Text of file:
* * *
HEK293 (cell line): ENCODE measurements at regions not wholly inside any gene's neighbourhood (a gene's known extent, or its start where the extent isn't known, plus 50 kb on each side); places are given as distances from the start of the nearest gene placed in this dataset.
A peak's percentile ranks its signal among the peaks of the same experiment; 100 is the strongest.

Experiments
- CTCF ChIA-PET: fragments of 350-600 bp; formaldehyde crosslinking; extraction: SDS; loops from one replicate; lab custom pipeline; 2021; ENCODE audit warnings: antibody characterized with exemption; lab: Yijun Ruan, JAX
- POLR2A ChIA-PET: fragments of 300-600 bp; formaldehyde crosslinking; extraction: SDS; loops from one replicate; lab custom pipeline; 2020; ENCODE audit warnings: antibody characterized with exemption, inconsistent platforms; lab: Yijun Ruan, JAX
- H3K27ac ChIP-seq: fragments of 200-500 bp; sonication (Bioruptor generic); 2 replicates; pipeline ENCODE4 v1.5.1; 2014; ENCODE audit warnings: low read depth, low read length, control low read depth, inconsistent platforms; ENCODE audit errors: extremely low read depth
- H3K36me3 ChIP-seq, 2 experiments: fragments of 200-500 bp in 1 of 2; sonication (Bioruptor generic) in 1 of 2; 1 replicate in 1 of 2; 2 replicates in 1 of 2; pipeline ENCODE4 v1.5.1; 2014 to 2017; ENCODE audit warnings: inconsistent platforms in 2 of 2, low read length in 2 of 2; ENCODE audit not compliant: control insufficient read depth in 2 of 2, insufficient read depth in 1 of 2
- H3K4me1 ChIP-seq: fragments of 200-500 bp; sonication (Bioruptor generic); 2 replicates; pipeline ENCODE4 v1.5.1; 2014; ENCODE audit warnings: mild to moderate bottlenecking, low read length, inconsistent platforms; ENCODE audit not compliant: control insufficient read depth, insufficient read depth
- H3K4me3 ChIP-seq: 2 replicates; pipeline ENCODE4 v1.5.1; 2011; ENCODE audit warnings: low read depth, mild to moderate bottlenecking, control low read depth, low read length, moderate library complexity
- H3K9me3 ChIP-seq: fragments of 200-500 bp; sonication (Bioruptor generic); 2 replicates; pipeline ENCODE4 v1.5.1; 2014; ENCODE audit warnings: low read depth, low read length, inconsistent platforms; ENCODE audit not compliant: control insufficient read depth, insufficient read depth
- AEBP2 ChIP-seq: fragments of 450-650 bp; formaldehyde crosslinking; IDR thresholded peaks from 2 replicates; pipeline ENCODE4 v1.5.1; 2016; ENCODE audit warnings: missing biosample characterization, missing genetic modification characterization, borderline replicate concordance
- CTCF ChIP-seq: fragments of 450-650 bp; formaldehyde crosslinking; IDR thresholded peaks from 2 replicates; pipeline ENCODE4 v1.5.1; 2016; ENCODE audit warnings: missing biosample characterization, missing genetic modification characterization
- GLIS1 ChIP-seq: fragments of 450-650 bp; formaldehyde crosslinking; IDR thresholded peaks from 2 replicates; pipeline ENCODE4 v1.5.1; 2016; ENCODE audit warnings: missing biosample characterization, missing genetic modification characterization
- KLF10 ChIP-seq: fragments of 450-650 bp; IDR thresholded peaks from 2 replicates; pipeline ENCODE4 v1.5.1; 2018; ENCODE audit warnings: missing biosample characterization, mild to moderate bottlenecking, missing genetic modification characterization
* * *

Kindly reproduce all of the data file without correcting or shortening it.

HEK293 (cell line): ENCODE measurements at regions not wholly inside any gene's neighbourhood (a gene's known extent, or its start where the extent isn't known, plus 50 kb on each side); places are given as distances from the start of the nearest gene placed in this dataset.
A peak's percentile ranks its signal among the peaks of the same experiment; 100 is the strongest.

Experiments
- CTCF ChIA-PET: fragments of 350-600 bp; formaldehyde crosslinking; extraction: SDS; loops from one replicate; lab custom pipeline; 2021; ENCODE audit warnings: antibody characterized with exemption; lab: Yijun Ruan, JAX
- POLR2A ChIA-PET: fragments of 300-600 bp; formaldehyde crosslinking; extraction: SDS; loops from one replicate; lab custom pipeline; 2020; ENCODE audit warnings: antibody characterized with exemption, inconsistent platforms; lab: Yijun Ruan, JAX
- H3K27ac ChIP-seq: fragments of 200-500 bp; sonication (Bioruptor generic); 2 replicates; pipeline ENCODE4 v1.5.1; 2014; ENCODE audit warnings: low read depth, low read length, control low read depth, inconsistent platforms; ENCODE audit errors: extremely low read depth
- H3K36me3 ChIP-seq, 2 experiments: fragments of 200-500 bp in 1 of 2; sonication (Bioruptor generic) in 1 of 2; 1 replicate in 1 of 2; 2 replicates in 1 of 2; pipeline ENCODE4 v1.5.1; 2014 to 2017; ENCODE audit warnings: inconsistent platforms in 2 of 2, low read length in 2 of 2; ENCODE audit not compliant: control insufficient read depth in 2 of 2, insufficient read depth in 1 of 2
- H3K4me1 ChIP-seq: fragments of 200-500 bp; sonication (Bioruptor generic); 2 replicates; pipeline ENCODE4 v1.5.1; 2014; ENCODE audit warnings: mild to moderate bottlenecking, low read length, inconsistent platforms; ENCODE audit not compliant: control insufficient read depth, insufficient read depth
- H3K4me3 ChIP-seq: 2 replicates; pipeline ENCODE4 v1.5.1; 2011; ENCODE audit warnings: low read depth, mild to moderate bottlenecking, control low read depth, low read length, moderate library complexity
- H3K9me3 ChIP-seq: fragments of 200-500 bp; sonication (Bioruptor generic); 2 replicates; pipeline ENCODE4 v1.5.1; 2014; ENCODE audit warnings: low read depth, low read length, inconsistent platforms; ENCODE audit not compliant: control insufficient read depth, insufficient read depth
- AEBP2 ChIP-seq: fragments of 450-650 bp; formaldehyde crosslinking; IDR thresholded peaks from 2 replicates; pipeline ENCODE4 v1.5.1; 2016; ENCODE audit warnings: missing biosample characterization, missing genetic modification characterization, borderline replicate concordance
- CTCF ChIP-seq: fragments of 450-650 bp; formaldehyde crosslinking; IDR thresholded peaks from 2 replicates; pipeline ENCODE4 v1.5.1; 2016; ENCODE audit warnings: missing biosample characterization, missing genetic modification characterization
- GLIS1 ChIP-seq: fragments of 450-650 bp; formaldehyde crosslinking; IDR thresholded peaks from 2 replicates; pipeline ENCODE4 v1.5.1; 2016; ENCODE audit warnings: missing biosample characterization, missing genetic modification characterization
- KLF10 ChIP-seq: fragments of 450-650 bp; IDR thresholded peaks from 2 replicates; pipeline ENCODE4 v1.5.1; 2018; ENCODE audit warnings: missing biosample characterization, mild to moderate bottlenecking, missing genetic modification characterization